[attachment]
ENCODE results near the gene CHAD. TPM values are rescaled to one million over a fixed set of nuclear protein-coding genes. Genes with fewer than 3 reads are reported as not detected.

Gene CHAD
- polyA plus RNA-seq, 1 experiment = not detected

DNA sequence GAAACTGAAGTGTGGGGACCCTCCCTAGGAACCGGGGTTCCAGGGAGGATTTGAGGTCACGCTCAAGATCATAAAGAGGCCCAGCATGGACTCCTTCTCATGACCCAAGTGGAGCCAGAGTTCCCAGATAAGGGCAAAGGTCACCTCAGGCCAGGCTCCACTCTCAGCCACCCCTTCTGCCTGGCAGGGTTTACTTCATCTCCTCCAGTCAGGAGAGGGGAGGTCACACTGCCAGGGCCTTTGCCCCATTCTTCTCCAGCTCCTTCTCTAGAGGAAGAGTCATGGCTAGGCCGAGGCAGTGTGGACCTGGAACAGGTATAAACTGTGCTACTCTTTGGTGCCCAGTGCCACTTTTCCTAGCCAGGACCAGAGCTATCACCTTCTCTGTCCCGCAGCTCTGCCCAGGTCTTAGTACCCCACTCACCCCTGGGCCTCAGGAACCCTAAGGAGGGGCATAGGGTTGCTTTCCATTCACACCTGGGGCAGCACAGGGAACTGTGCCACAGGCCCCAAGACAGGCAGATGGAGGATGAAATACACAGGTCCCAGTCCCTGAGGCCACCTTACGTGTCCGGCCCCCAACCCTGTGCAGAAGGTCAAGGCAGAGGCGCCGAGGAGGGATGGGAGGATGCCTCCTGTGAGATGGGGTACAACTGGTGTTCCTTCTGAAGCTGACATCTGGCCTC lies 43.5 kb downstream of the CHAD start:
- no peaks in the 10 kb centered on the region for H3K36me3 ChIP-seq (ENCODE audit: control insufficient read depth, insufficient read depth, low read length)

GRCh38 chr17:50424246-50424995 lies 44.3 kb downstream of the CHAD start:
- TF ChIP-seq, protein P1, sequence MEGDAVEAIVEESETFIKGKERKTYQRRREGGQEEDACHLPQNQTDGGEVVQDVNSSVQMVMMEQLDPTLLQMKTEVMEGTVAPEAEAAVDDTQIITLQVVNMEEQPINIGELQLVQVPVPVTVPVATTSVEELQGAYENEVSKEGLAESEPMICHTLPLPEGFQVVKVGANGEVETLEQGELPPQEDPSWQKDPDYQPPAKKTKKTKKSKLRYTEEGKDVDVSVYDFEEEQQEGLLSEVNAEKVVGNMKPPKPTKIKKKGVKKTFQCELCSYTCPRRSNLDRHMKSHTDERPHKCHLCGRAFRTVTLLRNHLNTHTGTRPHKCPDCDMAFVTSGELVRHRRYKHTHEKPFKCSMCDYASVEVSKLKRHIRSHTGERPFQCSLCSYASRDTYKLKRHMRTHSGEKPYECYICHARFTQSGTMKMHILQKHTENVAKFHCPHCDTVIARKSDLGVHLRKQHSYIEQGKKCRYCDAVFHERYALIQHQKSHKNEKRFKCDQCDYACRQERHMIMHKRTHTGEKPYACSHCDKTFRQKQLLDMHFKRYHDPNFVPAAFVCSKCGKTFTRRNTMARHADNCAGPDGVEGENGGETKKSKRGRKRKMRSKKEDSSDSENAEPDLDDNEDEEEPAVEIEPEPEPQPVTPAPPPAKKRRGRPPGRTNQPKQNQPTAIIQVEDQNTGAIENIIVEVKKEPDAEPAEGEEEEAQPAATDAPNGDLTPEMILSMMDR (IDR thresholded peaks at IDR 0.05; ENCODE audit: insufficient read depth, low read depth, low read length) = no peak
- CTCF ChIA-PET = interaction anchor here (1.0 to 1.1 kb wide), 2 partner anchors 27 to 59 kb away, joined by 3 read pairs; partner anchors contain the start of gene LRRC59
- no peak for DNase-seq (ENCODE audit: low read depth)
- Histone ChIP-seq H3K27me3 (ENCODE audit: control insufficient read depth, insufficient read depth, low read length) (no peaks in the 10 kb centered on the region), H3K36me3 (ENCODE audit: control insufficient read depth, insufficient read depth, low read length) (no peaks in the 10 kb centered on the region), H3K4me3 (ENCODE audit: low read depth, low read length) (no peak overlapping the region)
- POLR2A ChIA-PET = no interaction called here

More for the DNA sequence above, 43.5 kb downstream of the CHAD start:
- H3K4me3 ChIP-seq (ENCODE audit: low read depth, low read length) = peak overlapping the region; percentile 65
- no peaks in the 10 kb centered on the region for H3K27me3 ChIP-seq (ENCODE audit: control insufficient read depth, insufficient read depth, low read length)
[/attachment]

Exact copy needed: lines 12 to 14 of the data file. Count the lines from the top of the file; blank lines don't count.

More for the DNA sequence above, 43.5 kb downstream of the CHAD start:
- H3K4me3 ChIP-seq (ENCODE audit: low read depth, low read length) = peak overlapping the region; percentile 65
- no peaks in the 10 kb centered on the region for H3K27me3 ChIP-seq (ENCODE audit: control insufficient read depth, insufficient read depth, low read length)